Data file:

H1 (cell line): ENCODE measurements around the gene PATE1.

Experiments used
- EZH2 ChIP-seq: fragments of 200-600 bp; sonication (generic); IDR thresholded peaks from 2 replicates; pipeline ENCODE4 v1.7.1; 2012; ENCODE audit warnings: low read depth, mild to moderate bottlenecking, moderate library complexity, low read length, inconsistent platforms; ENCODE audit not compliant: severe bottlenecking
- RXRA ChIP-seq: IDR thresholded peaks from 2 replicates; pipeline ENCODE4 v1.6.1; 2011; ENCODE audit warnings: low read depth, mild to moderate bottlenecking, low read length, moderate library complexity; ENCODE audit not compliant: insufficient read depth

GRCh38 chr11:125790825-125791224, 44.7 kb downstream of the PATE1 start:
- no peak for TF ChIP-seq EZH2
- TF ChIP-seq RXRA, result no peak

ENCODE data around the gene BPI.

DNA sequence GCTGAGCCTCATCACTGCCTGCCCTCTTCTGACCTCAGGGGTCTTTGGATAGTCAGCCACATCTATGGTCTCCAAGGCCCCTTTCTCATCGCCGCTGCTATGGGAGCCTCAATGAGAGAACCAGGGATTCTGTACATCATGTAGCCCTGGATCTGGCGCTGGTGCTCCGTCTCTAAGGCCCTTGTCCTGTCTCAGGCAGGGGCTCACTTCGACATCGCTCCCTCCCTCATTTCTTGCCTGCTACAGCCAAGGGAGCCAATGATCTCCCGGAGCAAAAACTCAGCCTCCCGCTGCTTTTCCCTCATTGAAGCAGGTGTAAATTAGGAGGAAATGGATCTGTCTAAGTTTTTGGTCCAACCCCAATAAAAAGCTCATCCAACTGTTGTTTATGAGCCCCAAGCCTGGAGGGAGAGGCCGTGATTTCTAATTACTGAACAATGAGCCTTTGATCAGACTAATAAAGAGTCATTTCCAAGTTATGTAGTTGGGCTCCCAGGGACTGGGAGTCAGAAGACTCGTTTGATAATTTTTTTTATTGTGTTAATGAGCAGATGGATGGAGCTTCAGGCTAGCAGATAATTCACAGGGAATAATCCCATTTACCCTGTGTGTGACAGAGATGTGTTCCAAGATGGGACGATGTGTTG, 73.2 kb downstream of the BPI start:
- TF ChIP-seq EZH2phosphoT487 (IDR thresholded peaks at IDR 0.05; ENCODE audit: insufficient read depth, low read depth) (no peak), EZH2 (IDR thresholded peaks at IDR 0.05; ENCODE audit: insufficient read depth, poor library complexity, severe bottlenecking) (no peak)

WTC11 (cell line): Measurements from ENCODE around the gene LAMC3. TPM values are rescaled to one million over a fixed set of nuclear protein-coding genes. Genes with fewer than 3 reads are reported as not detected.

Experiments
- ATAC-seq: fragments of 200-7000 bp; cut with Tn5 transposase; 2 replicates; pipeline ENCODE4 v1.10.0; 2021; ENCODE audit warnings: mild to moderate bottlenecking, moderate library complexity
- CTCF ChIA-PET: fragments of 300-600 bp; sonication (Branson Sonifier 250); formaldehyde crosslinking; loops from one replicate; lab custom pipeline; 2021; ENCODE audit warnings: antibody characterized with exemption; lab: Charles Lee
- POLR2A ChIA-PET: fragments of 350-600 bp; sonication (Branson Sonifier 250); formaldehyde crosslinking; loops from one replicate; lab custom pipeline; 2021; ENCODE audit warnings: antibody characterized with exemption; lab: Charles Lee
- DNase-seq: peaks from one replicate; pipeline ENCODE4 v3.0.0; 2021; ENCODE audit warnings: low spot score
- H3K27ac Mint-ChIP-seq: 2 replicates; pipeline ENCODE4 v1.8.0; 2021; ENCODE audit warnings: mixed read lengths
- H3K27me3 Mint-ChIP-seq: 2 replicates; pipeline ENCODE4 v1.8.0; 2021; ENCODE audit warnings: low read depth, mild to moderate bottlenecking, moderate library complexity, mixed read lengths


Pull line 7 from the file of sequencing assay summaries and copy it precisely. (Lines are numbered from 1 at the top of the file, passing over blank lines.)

- TF ChIP-seq RXRA, result no peak